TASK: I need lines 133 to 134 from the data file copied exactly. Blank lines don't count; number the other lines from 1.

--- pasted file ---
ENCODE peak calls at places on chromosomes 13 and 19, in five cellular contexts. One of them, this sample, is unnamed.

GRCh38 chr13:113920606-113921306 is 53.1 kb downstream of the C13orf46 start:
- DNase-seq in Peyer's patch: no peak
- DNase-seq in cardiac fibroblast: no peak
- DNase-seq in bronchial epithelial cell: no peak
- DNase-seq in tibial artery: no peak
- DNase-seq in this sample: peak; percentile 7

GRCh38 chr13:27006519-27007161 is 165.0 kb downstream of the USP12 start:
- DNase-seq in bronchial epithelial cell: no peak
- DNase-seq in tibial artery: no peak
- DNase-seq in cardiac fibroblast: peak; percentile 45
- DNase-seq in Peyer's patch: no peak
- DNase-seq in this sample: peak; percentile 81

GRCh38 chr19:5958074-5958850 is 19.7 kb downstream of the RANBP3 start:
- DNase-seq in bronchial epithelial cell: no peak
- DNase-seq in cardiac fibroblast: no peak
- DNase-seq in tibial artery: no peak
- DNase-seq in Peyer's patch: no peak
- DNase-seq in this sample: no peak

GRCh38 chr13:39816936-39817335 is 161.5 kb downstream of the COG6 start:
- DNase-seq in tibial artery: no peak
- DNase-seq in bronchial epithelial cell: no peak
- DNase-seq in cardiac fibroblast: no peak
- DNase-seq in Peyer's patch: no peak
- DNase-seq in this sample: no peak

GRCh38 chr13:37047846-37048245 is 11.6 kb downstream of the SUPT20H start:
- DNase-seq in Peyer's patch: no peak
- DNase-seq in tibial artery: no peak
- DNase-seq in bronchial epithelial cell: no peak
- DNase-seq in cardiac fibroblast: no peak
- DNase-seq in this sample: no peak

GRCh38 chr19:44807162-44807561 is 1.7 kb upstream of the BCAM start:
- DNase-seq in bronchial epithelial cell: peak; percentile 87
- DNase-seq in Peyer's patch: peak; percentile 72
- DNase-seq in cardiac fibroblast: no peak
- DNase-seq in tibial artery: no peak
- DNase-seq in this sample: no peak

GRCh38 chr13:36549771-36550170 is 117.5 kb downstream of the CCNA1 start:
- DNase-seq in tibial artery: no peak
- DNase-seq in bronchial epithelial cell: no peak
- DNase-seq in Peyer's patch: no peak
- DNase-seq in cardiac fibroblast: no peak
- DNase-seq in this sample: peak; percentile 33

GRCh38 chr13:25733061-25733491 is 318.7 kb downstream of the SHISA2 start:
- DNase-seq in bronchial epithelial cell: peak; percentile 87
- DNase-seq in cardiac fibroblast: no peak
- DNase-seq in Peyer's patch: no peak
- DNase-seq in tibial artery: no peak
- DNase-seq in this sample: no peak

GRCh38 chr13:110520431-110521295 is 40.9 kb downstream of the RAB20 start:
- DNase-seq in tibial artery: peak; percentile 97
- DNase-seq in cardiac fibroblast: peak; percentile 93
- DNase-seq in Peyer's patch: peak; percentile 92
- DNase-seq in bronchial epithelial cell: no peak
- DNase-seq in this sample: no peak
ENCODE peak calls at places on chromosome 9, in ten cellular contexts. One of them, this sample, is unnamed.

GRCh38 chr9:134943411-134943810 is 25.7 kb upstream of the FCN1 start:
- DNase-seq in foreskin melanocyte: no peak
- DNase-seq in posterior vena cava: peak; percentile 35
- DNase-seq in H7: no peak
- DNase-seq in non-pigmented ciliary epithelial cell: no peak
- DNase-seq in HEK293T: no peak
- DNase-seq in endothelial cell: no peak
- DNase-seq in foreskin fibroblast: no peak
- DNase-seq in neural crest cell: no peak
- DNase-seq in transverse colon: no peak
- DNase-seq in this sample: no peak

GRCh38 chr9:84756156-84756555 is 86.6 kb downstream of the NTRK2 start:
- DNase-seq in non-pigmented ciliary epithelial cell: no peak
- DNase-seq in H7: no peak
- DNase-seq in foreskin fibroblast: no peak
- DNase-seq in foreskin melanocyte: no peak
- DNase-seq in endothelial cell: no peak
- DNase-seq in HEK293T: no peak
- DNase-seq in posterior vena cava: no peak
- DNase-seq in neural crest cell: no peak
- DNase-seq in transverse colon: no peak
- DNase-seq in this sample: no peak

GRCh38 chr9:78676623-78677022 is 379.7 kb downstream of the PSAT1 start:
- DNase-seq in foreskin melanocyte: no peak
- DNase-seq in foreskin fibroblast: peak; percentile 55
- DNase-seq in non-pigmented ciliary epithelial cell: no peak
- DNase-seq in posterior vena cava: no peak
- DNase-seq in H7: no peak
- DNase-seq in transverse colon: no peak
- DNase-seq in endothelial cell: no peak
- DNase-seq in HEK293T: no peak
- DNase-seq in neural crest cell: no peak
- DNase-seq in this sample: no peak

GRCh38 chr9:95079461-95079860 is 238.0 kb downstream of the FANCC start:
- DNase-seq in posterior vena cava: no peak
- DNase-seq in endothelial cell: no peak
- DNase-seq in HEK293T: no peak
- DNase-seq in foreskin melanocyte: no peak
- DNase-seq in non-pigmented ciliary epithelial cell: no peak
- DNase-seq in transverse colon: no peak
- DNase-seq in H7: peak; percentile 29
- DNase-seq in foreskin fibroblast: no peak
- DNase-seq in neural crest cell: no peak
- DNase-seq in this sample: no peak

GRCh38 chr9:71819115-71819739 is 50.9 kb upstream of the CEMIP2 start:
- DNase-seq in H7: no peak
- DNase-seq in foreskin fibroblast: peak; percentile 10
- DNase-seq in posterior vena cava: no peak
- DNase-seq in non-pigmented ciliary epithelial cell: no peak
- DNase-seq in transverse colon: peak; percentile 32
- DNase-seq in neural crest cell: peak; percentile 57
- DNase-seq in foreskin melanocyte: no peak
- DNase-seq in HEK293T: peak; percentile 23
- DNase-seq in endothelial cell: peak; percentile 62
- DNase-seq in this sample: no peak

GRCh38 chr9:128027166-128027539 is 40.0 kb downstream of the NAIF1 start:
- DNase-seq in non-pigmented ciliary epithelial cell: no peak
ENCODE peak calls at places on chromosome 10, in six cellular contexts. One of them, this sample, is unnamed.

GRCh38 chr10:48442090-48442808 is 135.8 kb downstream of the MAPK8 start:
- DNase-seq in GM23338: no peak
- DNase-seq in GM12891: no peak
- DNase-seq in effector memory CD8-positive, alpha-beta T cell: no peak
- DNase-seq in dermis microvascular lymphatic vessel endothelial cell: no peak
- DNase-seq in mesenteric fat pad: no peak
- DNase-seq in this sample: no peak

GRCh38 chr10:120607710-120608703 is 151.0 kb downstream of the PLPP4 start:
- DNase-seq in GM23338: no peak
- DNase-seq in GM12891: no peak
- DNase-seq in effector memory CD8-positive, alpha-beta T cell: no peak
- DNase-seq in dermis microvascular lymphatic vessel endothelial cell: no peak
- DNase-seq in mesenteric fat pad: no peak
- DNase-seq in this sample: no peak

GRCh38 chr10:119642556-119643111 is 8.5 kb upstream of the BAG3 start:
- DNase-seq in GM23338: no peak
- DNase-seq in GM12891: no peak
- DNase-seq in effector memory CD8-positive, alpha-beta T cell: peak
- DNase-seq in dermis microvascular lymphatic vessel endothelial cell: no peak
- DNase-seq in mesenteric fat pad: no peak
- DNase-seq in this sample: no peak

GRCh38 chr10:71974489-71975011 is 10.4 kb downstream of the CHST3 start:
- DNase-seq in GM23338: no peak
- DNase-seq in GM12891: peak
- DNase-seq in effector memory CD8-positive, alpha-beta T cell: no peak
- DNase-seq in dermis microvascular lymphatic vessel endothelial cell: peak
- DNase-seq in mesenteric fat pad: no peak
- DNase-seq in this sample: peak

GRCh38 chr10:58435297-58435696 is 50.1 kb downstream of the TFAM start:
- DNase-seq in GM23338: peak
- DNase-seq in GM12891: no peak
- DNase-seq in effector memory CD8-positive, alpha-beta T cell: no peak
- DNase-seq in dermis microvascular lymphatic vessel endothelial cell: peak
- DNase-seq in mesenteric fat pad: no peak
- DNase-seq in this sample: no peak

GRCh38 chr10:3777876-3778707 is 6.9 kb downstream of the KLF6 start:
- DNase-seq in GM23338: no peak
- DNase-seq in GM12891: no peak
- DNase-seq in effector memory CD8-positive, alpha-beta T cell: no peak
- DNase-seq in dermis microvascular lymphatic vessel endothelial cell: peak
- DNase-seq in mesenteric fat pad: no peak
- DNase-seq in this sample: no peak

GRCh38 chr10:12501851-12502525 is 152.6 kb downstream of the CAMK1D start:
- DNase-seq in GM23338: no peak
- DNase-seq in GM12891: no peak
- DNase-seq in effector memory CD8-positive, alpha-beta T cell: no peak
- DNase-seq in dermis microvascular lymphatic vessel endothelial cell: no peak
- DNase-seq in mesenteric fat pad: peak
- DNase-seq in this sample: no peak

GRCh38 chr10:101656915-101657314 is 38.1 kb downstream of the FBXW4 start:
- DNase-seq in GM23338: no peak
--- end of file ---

- DNase-seq in dermis microvascular lymphatic vessel endothelial cell: no peak
- DNase-seq in mesenteric fat pad: no peak